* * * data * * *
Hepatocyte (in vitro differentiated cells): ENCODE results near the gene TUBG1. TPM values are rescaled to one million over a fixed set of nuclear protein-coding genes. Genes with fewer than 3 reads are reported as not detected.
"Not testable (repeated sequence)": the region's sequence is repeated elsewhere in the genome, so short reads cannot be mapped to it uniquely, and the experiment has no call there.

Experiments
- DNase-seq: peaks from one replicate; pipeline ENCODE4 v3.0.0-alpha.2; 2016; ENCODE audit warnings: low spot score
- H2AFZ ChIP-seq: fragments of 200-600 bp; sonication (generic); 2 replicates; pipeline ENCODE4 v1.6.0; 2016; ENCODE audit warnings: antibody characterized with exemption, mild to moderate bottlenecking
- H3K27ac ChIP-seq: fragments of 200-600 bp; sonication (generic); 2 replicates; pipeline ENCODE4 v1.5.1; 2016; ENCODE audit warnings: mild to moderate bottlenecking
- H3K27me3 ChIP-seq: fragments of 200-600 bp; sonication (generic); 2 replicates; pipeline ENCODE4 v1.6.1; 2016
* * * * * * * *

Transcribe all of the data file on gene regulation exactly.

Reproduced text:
Hepatocyte (in vitro differentiated cells): ENCODE results near the gene TUBG1. TPM values are rescaled to one million over a fixed set of nuclear protein-coding genes. Genes with fewer than 3 reads are reported as not detected.
"Not testable (repeated sequence)": the region's sequence is repeated elsewhere in the genome, so short reads cannot be mapped to it uniquely, and the experiment has no call there.

Experiments
- DNase-seq: peaks from one replicate; pipeline ENCODE4 v3.0.0-alpha.2; 2016; ENCODE audit warnings: low spot score
- H2AFZ ChIP-seq: fragments of 200-600 bp; sonication (generic); 2 replicates; pipeline ENCODE4 v1.6.0; 2016; ENCODE audit warnings: antibody characterized with exemption, mild to moderate bottlenecking
- H3K27ac ChIP-seq: fragments of 200-600 bp; sonication (generic); 2 replicates; pipeline ENCODE4 v1.5.1; 2016; ENCODE audit warnings: mild to moderate bottlenecking
- H3K27me3 ChIP-seq: fragments of 200-600 bp; sonication (generic); 2 replicates; pipeline ENCODE4 v1.6.1; 2016